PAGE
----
NEW YORK - A federal grand jury yesterday indicted a top Democratic fund-raiser accused of cheating investors of at least $20 million and using some of the money for illegal donations to political candidates such as Hillary Rodham Clinton.
In the 15-count indictment, the government accused Norman Hsu, 56, a clothing-industry entrepreneur, of duping investors nationwide with a massive Ponzi scheme.
It said Hsu also violated federal campaign-finance laws by making contributions in other people's names to various candidates.
A message left with a lawyer for Hsu was not immediately returned.
Federal prosecutors said Hsu hoped his lavish contributions would help draw money to his scheme by raising his public profile. To achieve his aims, Hsu pressured many of his victims to contribute thousands of dollars to various candidates for president and Congress, prosecutors said.
Hsu was once a valued Clinton supporter, raising more than $1.2 million in recent years for her and other Democrats, including Gov. Rendell. A scandal ensued when it was revealed that Hsu had been wanted in California since 1992, when he fled after pleading no contest to grand-theft charges in a fraudulent clothing-import business.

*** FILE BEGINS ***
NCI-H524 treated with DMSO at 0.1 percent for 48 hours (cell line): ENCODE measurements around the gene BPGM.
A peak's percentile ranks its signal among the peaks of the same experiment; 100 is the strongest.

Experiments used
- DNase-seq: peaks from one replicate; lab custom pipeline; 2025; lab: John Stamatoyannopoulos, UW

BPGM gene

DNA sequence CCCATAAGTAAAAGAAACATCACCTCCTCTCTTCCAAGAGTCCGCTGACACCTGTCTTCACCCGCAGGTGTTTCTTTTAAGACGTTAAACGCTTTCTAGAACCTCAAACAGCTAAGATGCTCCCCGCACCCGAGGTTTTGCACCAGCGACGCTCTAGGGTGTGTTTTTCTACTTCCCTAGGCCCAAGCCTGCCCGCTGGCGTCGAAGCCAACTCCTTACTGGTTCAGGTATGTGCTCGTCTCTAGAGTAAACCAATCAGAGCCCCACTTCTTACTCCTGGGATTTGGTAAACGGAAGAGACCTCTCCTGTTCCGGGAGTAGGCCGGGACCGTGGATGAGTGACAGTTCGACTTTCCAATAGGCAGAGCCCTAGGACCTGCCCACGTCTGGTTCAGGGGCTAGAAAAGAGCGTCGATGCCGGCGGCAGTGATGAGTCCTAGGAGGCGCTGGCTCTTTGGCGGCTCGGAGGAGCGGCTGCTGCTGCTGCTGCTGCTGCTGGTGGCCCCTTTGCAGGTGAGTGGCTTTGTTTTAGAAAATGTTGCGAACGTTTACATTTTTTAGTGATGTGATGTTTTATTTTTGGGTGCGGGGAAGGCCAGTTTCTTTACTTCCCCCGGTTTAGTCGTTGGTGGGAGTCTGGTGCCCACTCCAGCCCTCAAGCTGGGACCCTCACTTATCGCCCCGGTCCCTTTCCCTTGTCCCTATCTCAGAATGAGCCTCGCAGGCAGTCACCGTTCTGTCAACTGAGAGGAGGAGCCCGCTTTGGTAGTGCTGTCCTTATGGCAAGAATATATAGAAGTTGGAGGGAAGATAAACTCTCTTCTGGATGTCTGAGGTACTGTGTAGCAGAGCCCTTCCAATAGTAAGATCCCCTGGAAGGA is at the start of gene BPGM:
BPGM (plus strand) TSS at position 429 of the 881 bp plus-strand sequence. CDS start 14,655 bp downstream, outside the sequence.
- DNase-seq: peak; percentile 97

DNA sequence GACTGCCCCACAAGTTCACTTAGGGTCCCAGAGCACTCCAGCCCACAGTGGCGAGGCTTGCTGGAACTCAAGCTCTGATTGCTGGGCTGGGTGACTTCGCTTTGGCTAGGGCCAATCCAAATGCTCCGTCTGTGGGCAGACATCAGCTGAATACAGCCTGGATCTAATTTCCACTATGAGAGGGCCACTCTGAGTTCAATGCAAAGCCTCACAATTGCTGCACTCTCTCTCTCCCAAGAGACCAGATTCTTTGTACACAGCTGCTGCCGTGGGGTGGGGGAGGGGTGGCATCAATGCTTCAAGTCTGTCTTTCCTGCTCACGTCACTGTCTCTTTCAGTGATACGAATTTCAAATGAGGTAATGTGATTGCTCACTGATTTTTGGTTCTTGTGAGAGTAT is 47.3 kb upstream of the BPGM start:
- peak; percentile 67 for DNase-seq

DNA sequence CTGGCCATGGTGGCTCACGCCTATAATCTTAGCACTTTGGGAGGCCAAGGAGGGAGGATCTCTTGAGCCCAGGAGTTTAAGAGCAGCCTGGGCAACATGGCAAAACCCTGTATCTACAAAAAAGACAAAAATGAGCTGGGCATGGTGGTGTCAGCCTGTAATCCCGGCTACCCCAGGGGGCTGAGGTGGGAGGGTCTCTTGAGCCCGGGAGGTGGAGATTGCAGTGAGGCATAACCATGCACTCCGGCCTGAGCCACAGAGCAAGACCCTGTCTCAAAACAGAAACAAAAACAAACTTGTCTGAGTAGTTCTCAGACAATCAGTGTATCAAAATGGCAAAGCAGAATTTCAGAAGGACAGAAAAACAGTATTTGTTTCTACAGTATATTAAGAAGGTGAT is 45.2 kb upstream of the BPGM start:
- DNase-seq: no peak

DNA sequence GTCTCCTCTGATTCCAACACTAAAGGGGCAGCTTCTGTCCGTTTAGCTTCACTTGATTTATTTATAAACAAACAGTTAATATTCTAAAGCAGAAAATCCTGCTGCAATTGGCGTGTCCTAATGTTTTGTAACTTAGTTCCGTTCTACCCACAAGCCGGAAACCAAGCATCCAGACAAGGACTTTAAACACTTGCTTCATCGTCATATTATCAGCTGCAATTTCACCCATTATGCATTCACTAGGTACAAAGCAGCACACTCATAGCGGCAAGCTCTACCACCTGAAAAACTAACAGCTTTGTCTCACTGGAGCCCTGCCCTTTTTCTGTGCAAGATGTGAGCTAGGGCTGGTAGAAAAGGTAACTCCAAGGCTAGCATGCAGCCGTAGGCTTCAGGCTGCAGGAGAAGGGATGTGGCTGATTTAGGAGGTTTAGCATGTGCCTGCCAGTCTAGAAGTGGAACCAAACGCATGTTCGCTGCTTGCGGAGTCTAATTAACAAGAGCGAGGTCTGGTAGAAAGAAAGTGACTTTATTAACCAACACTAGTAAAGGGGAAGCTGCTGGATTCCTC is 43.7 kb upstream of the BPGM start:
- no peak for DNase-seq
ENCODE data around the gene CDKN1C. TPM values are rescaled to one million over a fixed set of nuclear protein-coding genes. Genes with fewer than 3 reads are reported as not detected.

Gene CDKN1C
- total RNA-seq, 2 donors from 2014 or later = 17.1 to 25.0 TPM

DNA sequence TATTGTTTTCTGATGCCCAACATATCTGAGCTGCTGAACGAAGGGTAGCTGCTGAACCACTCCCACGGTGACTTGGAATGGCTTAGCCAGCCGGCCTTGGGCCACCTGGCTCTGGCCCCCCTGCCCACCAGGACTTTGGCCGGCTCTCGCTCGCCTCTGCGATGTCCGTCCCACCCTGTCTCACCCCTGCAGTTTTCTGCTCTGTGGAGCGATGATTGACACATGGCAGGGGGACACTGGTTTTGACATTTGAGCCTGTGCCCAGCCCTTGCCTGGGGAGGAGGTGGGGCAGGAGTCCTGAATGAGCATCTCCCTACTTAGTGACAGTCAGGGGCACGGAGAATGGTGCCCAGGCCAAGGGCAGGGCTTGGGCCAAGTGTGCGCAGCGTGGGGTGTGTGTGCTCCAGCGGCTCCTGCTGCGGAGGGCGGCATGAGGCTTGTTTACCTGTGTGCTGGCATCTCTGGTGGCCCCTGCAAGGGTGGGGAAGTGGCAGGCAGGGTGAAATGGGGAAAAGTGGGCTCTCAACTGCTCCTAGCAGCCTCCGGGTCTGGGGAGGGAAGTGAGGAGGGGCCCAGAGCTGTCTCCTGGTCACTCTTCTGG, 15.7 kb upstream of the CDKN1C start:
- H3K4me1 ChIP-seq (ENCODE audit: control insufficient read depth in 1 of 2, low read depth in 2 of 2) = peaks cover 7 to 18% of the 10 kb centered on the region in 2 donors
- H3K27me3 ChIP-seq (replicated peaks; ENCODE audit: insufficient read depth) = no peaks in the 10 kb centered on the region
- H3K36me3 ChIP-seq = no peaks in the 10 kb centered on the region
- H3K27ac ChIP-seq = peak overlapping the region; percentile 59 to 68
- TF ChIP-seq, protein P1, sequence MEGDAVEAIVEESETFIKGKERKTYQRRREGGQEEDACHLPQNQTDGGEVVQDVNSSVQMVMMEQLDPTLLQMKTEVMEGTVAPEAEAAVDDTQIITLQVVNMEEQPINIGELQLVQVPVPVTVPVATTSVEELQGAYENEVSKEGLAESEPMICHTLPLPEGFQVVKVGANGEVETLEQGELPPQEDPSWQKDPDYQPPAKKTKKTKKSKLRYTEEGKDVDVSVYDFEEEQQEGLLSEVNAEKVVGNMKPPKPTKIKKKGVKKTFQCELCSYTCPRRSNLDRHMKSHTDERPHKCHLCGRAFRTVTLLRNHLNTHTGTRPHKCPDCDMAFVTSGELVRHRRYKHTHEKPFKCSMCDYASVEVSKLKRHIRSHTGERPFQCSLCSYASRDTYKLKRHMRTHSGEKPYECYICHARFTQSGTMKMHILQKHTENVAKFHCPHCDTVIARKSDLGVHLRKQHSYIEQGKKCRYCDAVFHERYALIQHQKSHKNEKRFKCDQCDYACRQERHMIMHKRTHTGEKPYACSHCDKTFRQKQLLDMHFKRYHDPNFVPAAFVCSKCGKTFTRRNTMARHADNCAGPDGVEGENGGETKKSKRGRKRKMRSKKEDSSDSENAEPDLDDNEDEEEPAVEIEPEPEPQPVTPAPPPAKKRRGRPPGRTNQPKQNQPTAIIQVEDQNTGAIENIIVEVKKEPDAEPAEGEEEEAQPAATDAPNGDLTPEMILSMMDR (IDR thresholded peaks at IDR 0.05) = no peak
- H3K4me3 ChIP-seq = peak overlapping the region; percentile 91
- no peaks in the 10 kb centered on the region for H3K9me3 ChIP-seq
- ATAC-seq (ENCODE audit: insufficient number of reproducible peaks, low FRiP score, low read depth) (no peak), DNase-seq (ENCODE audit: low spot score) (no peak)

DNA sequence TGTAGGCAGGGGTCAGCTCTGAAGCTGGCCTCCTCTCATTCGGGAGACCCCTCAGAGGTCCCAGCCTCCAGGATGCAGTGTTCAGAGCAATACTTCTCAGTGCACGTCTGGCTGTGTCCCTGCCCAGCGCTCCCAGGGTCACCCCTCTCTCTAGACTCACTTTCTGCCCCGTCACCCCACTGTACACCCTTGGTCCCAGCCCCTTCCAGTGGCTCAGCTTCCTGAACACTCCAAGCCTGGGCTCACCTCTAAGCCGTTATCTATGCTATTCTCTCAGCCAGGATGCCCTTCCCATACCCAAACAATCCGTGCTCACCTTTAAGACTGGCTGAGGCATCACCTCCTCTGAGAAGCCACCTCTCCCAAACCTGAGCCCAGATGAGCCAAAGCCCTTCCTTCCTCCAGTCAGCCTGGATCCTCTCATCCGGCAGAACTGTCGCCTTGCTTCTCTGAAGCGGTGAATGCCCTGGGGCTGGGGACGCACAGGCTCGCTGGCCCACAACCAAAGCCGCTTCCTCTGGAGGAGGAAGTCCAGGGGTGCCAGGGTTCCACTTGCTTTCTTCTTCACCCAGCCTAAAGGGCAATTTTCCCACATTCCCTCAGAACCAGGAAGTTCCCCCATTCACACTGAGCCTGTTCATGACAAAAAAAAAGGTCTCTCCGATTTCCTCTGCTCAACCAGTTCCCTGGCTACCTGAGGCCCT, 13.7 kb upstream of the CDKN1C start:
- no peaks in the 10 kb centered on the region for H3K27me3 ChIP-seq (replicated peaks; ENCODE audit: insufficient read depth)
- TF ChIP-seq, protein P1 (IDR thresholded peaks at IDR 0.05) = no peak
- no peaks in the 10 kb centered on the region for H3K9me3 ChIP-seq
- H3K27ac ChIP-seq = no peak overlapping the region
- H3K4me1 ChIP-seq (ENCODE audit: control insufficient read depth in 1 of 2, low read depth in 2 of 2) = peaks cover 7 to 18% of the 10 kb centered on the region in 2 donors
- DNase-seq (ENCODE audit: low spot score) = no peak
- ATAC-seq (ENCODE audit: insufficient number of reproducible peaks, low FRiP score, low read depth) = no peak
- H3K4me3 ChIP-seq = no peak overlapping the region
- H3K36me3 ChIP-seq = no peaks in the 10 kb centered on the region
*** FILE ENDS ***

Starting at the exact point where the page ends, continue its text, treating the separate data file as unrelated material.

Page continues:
In August, Hsu posted $2 million bail, and his lawyer said his fugitive status was just a misunderstanding. But Hsu missed a court date Sept. 5, fled by train, and was arrested at a Colorado hospital after authorities said he attempted suicide.
Hsu's work on Clinton's behalf has been an embarrassment for her presidential campaign. It has returned more than $800,000 to donors whose contributions were linked to him.
The indictment said that Hsu, from 2000 through August 2007, persuaded his victims to invest at least $60 million in companies that supposedly extended short-term financing to businesses. It said he used the money instead to further his fraudulent aims. Prosecutors said he eventually cheated investors out of at least $20 million.
The government said he also broke election laws by donating more than $25,000 to federal candidates in others' names in 2005, 2006 and 2007. It said he asked individuals to contribute to designated federal candidates, then reimbursed them from his fraud proceeds.
Federal election law requires that donors give their own money, for which they cannot be repaid; in addition, an individual can donate only up to $25,000 in total contributions to federal candidates in a calendar year.
U.S. Attorney Michael Garcia has said there was no evidence that any campaigns were aware of the scheme or acted criminally. He said the Clinton campaign was cooperating with the investigation.
Hsu faces six counts of mail fraud, six counts of wire fraud, and three counts of violating the Federal Election Campaign Act.
If convicted, he faces up to 20 years in prison on each of the fraud charges, and five years on each of the federal campaign-finance charges. He also could face millions of dollars in fines.
Hsu is in custody in California on unrelated charges and is expected to appear in court in Manhattan in several weeks, prosecutors said.